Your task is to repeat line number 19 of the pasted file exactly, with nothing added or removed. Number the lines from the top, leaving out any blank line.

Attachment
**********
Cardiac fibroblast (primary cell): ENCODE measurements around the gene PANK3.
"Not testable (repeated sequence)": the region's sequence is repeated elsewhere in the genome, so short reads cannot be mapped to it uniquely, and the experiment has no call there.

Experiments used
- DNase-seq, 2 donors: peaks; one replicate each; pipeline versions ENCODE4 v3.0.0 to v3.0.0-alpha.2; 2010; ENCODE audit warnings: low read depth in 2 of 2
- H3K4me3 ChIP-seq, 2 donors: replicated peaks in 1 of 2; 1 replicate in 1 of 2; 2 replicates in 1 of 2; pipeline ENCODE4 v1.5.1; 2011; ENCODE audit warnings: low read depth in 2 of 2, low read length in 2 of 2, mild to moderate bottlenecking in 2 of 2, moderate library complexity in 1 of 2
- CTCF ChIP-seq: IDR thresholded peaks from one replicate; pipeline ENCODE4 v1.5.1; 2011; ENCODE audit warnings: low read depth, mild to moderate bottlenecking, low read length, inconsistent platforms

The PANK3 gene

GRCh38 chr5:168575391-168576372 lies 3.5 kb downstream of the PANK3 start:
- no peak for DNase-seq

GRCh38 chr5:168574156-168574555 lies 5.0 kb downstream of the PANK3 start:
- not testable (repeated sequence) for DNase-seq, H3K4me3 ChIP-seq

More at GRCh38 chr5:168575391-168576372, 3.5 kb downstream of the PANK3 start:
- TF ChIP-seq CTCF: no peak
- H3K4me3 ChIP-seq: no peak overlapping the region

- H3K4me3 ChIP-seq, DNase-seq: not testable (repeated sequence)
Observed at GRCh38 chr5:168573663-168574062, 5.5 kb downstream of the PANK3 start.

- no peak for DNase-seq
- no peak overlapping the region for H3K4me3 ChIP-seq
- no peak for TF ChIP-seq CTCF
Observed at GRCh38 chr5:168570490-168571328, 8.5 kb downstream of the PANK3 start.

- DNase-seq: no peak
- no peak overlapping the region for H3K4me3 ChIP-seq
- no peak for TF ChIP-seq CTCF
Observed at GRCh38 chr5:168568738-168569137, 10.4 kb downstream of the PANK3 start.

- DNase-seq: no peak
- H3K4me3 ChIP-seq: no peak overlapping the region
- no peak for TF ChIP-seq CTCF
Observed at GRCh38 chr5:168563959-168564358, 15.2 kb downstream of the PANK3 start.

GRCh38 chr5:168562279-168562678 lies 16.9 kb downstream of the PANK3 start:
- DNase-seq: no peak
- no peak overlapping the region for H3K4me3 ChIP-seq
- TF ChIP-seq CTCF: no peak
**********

- no peak for TF ChIP-seq CTCF